The Wigtown Martyrs: The ‘Petitione for Margaret Lachlisone’ 28 April, 1685

Wigtown Martyrs

‘“That whereas I being justlie condemned to die be the Lords Commissioners of his Majesties most honorable Privie Counsell and Justitiarie in ane court holden at Wigtoune the threttein day of Apryle instant for my not dissowning that traiterous Apollogeticall Declaratione laitlie affixed at severall paroch churches within this kingdom and my refuising the oath of abjuratione of the saymein, which wes occasioned by my not peruseing the saymein; and now I haveing considdered the said Declaratione doe acknowledge the saymein to be traiterows and tends to nothing but rebellione and seditione and to be quyt contrair wnto the wryt in Word of God, and am content to abjure the same with my whol heart and soull.” She therefore craves the council to consider her case, she being about 70 years of age, and recall the sentence and grant warrant to someone to administer the oath of abjuration to her and liberate her, whereupon she shall live as a good and faithful subject and frequent the ordinances and do what else is prescribed to her. Signed by William Moir, notary, on her behalf because she cannot write; A. Dunbar, witnes; Will. Gordoun, witnes.
(Endorsed) Petitione for Margaret Lachlisone, 1685’.

Margaret McLachlan, or Lachlison, was one of two women said to have been executed by drowning in Wigtown in May, 1685. There are two competing scenarios over where the martyrs were held after they were sentenced to death by drowning at their trial in Wigtown on 13 April, 1685.

According to one scenario advanced by Sheriff Mark Napier in the nineteenth century, the women were taken to Edinburgh at some point after their trial, where a reprieve, the first stage of a pardon, was granted to them on 30 April. For Napier, the granting of a reprieve in Edinburgh clinched his case that the women were not drowned as the Presbyterian sources had claimed.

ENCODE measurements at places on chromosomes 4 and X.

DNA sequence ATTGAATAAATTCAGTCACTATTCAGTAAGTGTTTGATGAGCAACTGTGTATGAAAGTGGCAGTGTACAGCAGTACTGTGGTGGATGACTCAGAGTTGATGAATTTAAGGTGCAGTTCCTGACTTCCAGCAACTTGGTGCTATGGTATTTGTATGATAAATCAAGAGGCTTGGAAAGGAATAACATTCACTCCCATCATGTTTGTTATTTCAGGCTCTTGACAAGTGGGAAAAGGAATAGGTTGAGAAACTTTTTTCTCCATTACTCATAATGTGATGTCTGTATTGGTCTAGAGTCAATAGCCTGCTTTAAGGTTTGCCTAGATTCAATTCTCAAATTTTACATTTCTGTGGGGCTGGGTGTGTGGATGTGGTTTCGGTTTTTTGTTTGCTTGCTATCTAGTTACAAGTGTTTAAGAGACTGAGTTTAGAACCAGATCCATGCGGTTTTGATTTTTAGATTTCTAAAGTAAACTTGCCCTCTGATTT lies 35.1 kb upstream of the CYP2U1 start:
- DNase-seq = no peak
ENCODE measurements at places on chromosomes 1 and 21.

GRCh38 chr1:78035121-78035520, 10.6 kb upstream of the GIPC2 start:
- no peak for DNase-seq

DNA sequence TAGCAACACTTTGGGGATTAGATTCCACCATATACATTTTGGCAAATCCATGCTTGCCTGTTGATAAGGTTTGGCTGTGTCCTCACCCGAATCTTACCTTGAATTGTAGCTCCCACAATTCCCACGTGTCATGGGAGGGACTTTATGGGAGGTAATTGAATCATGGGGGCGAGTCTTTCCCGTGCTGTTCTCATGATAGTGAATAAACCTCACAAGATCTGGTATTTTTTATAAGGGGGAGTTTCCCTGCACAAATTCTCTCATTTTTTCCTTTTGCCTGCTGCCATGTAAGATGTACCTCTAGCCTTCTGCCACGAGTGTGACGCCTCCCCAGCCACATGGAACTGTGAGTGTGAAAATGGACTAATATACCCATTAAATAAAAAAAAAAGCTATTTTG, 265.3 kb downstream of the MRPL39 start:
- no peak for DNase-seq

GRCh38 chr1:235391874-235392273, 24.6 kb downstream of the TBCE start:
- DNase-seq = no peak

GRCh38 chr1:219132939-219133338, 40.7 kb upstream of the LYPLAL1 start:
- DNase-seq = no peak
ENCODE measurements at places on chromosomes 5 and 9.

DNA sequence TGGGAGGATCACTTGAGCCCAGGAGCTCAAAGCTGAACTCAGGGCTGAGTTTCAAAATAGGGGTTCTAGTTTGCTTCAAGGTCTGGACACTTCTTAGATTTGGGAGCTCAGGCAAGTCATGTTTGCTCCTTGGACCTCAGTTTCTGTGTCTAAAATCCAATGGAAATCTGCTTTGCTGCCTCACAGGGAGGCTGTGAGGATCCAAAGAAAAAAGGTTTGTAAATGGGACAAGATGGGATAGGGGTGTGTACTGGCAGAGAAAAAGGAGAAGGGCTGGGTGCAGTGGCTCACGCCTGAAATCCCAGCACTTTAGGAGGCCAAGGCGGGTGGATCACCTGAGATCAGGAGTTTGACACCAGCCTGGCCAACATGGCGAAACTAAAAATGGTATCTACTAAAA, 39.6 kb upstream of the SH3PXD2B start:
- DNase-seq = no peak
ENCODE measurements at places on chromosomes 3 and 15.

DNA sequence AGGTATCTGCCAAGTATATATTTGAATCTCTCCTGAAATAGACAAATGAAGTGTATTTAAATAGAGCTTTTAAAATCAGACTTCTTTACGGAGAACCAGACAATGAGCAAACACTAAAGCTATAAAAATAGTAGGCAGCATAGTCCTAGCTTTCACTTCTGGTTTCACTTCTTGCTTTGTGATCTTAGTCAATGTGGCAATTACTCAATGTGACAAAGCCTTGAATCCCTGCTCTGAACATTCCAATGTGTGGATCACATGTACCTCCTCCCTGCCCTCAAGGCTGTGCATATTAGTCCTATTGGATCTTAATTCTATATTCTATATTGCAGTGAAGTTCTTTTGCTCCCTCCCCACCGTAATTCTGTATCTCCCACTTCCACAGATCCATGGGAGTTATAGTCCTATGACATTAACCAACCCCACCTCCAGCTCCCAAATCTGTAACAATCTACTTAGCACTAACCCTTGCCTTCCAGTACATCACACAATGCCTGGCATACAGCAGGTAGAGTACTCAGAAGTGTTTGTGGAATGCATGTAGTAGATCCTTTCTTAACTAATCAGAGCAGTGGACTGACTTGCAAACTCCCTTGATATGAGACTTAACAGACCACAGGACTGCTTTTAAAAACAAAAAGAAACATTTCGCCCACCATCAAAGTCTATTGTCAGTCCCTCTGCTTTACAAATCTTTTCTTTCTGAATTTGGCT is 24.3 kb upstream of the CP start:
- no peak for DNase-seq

The other scenario for where the women were held is that they were kept in Wigtown after their trial to await execution.

A key step in the process of trying to obtain a reprieve for the women were petitions from them to the privy council asking for their case to be reconsidered. Only the petition from Margaret McLachlan, or Lauchlison, above, survives in the registers of the privy council. It clearly states that she had changed her mind about refusing the Abjuration oath and that she was, at the time of the petition, willing to take it. Her previous refusal to take the oath was the reason for the death sentence being hand down to her at the Wigtown circuit court. Two days later, the privy council issued a reprieve on behalf of both of the women.

Does the petition of Margaret McLachlan give any indication as to where the women were held in late April, 1685? Yes, it does. From the text of her petition, it is clear that she was interviewed while in prison and that her declaration that she was willing to take the Abjuration oath was recorded, as the petition declares that ‘she cannot write’.

Who conducted the interview and drafted the petition on her behalf? The petition mentions three individuals. William Moir, a notary who recorded the petition ‘on her behalf’ and two witnesses, ‘A. Dunbar’, and William Gordon.

It is absolutely clear that William Moir, the notary who attested the petition, was the same individual as the ‘William Moir, commissar’ listed on the parish list for Wigtown of October, 1684. Moir was a notary who recorded wills etc for the commissary court of Wigtownshire. It is almost certain that Moir and the witnesses interviewed McLachlan in Wigtown’s tolbooth at some point after the trial on 13 April and prior to 28 April, when the petition was recorded by the council in Edinburgh. The evidence of the petition places Margaret McLachlan in prison in Wigtown after her trial, rather than in Edinburgh.

The names of the witnesses may also appear in the Wigtownshire parish lists of October, 1684. It is not clear who they were, but one candidate is perhaps the ‘William Gordon’ recorded on the parish list for the burgh of Wigtown with other Gordons below that of Baillie Alexander Gordon.

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Additional Text © Copyright Dr Mark Jardine. All Rights Reserved. Please link to this post on Facebook or retweet it, but do not reblog in FULL without the express permission of the author @drmarkjardine

~ by drmarkjardine on May 19, 2015.

One Response to “The Wigtown Martyrs: The ‘Petitione for Margaret Lachlisone’ 28 April, 1685”

  1. […] when Wigtown’s hangman agreed to return to work in the tolbooth. She may have been there when Margaret McLachlan petitioned the council from the tolbooth prior to 28 April. If one allows for the journey time of that petition to […]

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